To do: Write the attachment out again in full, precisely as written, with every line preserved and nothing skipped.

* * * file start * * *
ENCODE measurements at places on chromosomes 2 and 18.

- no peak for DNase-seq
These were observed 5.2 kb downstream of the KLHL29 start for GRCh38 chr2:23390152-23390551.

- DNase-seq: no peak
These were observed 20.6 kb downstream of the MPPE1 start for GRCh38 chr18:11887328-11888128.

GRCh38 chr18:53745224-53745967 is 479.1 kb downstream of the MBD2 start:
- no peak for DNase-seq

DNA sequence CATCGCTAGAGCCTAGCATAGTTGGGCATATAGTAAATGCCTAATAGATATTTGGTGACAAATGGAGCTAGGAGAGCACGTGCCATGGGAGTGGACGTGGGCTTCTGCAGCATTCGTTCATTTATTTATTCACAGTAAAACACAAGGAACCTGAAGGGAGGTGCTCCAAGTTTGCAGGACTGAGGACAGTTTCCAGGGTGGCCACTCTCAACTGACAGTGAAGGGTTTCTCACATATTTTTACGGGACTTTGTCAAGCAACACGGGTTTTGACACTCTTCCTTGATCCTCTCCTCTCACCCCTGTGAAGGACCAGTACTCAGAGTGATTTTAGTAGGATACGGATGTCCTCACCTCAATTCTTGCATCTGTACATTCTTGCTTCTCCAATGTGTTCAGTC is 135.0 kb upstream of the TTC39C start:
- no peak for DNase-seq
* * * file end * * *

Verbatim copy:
ENCODE measurements at places on chromosomes 2 and 18.

- no peak for DNase-seq
These were observed 5.2 kb downstream of the KLHL29 start for GRCh38 chr2:23390152-23390551.

- DNase-seq: no peak
These were observed 20.6 kb downstream of the MPPE1 start for GRCh38 chr18:11887328-11888128.

GRCh38 chr18:53745224-53745967 is 479.1 kb downstream of the MBD2 start:
- no peak for DNase-seq

DNA sequence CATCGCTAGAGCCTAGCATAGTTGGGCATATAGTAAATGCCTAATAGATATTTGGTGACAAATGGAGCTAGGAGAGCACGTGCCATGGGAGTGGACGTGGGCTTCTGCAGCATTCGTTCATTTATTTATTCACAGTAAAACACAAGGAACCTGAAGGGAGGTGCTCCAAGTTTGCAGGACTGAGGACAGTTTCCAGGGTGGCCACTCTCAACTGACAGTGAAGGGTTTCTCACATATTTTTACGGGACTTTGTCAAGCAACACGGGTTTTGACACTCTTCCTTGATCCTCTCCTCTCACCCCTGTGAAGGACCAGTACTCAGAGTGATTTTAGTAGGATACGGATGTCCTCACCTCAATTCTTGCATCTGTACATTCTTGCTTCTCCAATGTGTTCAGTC is 135.0 kb upstream of the TTC39C start:
- no peak for DNase-seq